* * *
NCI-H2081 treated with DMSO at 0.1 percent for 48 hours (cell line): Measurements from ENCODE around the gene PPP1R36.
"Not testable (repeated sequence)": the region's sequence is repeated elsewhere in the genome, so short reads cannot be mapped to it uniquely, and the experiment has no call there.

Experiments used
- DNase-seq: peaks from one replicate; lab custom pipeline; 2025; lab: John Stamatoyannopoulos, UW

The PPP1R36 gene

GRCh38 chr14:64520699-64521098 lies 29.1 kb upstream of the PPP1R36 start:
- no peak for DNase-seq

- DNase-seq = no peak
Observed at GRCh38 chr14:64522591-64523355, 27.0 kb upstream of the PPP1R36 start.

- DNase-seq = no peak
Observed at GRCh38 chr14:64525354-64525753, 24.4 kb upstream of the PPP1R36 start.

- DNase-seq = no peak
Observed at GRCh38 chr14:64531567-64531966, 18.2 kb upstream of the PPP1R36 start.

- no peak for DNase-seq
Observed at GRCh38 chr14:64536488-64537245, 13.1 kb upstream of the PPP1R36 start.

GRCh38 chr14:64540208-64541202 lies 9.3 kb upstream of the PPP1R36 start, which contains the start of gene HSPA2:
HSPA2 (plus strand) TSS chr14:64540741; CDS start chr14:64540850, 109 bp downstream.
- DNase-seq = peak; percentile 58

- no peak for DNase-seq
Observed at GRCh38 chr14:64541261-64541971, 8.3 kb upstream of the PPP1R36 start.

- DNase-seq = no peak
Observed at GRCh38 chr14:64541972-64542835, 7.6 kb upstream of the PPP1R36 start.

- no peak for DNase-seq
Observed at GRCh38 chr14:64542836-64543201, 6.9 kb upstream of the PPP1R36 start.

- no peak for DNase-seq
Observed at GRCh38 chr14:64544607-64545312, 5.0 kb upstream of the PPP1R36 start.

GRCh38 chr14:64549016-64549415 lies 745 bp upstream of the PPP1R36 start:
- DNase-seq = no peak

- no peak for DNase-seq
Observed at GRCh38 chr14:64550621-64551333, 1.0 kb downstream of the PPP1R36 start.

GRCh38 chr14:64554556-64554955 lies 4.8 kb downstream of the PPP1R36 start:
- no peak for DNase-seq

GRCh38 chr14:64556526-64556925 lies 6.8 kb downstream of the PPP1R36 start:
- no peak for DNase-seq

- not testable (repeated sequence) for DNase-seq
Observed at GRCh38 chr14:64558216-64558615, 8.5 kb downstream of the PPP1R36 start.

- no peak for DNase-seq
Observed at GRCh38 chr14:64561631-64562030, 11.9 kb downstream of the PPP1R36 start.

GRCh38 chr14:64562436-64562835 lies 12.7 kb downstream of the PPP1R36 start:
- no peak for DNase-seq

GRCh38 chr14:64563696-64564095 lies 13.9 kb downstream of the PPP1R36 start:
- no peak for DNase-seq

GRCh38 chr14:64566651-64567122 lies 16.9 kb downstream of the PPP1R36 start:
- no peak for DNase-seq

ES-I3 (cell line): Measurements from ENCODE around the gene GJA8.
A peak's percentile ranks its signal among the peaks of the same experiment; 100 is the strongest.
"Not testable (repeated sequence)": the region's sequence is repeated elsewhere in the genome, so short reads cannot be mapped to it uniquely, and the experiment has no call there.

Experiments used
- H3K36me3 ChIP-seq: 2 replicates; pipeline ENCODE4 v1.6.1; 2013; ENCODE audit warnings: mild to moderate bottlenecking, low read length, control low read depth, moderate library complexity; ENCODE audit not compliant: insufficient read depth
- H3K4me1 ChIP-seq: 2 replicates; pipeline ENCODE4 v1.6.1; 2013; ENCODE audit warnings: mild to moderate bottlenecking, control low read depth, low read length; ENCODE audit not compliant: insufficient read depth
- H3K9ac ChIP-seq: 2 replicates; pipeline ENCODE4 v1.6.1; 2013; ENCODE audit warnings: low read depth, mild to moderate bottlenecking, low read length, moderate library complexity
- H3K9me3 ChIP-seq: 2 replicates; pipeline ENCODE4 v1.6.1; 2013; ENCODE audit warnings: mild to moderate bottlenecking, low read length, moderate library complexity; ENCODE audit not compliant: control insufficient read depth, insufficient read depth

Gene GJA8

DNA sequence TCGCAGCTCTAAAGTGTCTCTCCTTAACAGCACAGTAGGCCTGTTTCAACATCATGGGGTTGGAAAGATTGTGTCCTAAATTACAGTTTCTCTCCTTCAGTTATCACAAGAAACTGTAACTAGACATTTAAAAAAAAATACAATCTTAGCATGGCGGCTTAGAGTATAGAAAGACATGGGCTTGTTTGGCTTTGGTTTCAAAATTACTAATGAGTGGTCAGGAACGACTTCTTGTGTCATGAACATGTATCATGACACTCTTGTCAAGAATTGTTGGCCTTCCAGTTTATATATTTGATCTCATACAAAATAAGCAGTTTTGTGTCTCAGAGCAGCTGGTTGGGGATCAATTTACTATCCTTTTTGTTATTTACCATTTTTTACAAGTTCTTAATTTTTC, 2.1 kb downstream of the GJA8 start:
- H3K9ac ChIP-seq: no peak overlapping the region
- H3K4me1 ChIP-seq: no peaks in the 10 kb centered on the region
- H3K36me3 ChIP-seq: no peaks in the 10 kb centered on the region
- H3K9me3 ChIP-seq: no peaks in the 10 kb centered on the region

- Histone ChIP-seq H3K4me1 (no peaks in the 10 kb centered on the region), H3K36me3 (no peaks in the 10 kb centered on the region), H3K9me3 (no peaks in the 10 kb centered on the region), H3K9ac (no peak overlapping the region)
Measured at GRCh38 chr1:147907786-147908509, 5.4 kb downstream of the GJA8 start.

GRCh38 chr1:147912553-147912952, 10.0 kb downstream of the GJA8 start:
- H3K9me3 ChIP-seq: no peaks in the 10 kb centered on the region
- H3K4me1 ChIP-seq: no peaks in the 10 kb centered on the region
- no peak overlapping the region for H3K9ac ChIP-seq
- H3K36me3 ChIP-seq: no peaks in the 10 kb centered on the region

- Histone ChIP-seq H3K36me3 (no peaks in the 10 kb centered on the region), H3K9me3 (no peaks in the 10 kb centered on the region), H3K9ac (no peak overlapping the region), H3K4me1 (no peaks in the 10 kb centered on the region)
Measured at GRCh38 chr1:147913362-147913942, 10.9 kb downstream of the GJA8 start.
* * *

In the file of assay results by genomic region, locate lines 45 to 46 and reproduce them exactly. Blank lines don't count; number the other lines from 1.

ES-I3 (cell line): Measurements from ENCODE around the gene GJA8.
A peak's percentile ranks its signal among the peaks of the same experiment; 100 is the strongest.